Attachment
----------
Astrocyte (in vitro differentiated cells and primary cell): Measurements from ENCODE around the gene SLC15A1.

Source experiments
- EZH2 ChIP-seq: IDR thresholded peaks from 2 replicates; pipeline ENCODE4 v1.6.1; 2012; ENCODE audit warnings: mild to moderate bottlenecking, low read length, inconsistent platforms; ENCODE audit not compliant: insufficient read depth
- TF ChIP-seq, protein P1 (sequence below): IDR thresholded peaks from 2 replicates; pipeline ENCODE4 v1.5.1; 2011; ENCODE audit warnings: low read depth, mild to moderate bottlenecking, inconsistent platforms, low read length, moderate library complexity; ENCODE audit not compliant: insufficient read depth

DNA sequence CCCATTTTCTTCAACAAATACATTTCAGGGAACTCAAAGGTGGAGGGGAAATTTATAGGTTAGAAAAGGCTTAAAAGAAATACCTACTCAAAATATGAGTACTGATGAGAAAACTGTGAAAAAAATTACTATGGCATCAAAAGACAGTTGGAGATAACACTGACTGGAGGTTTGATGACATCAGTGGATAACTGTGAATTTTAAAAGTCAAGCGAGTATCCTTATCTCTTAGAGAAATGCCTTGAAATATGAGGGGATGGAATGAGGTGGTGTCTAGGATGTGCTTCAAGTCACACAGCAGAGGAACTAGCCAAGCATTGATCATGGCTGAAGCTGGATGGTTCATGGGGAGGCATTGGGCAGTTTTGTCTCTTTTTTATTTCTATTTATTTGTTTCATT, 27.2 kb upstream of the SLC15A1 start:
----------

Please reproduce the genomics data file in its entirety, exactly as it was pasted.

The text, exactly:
Astrocyte (in vitro differentiated cells and primary cell): Measurements from ENCODE around the gene SLC15A1.

Source experiments
- EZH2 ChIP-seq: IDR thresholded peaks from 2 replicates; pipeline ENCODE4 v1.6.1; 2012; ENCODE audit warnings: mild to moderate bottlenecking, low read length, inconsistent platforms; ENCODE audit not compliant: insufficient read depth
- TF ChIP-seq, protein P1 (sequence below): IDR thresholded peaks from 2 replicates; pipeline ENCODE4 v1.5.1; 2011; ENCODE audit warnings: low read depth, mild to moderate bottlenecking, inconsistent platforms, low read length, moderate library complexity; ENCODE audit not compliant: insufficient read depth

DNA sequence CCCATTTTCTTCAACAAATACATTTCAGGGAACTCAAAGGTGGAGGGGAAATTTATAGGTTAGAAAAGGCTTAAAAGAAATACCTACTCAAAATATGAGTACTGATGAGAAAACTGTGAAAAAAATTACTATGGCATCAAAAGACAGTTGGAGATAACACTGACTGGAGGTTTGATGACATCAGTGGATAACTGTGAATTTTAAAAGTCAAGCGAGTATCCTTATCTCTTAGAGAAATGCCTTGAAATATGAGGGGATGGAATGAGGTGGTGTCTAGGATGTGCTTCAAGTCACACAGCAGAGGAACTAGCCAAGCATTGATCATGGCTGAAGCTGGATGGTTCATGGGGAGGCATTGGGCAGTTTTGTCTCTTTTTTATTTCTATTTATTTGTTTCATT, 27.2 kb upstream of the SLC15A1 start: